David Lebovitz on the evolution of blogs

L'Appart by David LebovitzYou might call David Lebovitz the godfather of bloggers. He launched his website in 1999, years before Facebook or blogging platforms like Wordpress even existed. Since then, the former pastry chef of Chez Panisse and Zuni Cafe has garnered a devoted following. Lebovitz has just released a cookbook/memoir titled L'Appart, in which he uses his experiences in purchasing and renovating his Paris apartment as a launching point for stories about French culture, food, and what it means to revamp one's life. 

Lebovitz has been on a whirlwind tour promoting his new book, but took a few minutes to discuss a variety of topics with the website The Six Fifty. The chef talks about his early days in the bustling Chez Panisse kitchen, and what it was like to be at the forefront of a culinary movement. Not surprisingly, the discussion soon turned to the topic of blogging, which Lebovitz says has changed a lot since he began publishing close to 20 years ago. 

Back then, there were only a handful of people writing about food on the internet. Now, he thinks the field is a bit oversaturated. He believes that "it got a little bit out of hand in the last few years. People were so overly concerned with monetizing and getting search engine traffic, which is fine but that's a different perspective. That's not why I blog."  It's easy to see from reading Lebovitz's work that he loves what he does.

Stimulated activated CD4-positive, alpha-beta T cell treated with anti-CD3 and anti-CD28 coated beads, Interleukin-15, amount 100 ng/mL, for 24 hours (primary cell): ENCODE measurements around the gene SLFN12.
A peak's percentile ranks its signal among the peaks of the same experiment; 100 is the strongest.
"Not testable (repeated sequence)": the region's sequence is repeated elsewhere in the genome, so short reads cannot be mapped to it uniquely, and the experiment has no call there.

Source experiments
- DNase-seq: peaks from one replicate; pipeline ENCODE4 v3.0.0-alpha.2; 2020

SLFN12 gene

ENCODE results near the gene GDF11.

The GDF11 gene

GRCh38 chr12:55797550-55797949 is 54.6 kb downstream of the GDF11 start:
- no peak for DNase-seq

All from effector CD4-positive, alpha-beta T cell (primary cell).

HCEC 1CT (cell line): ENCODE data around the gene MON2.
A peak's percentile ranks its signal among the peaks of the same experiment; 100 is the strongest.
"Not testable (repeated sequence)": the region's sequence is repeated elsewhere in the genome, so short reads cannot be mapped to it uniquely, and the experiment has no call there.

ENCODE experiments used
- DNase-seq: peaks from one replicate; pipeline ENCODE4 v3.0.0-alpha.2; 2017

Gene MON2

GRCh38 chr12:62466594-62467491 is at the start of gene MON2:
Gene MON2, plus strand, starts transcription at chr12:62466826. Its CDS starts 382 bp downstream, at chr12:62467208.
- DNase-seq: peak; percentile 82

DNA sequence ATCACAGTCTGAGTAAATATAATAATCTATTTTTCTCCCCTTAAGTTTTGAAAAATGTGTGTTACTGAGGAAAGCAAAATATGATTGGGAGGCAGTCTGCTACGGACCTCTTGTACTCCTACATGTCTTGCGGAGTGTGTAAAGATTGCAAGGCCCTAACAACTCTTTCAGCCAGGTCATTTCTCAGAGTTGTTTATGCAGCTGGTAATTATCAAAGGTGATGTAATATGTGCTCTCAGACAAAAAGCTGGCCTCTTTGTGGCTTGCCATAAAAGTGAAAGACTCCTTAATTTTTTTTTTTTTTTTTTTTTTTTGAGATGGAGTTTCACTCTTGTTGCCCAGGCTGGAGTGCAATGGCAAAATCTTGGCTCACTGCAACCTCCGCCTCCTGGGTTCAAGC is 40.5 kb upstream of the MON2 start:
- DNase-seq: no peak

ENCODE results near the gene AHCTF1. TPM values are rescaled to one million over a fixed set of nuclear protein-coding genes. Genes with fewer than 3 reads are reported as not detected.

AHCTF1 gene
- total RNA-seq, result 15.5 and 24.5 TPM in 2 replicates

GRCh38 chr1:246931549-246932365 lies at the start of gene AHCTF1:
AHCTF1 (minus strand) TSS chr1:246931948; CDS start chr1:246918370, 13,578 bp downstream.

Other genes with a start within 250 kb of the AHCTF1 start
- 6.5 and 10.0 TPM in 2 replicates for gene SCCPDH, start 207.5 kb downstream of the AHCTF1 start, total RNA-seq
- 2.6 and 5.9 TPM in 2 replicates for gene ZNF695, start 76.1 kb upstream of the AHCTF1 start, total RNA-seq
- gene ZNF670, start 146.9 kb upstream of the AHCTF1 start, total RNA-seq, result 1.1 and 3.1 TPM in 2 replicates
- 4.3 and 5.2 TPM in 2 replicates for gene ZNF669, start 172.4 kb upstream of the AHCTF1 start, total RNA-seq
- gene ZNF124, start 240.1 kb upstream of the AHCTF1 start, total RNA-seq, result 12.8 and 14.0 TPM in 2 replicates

He encourages would-be bloggers to write about what they love, but not to give up their day jobs. It has become a lot more difficult to break out or make money writing about food, he says. Other advice he provides to aspiring writers is to write a lot, and expect to spend at least as much time editing as writing. Lebovitz also encourages writers to get to the point. You only have a few minutes to capture someone's attention, and you don't want to waste their time. "You want to make sure when they come to your site or reading your recipes or even a book, that you've got their interest, and that's really hard to do," he says. 

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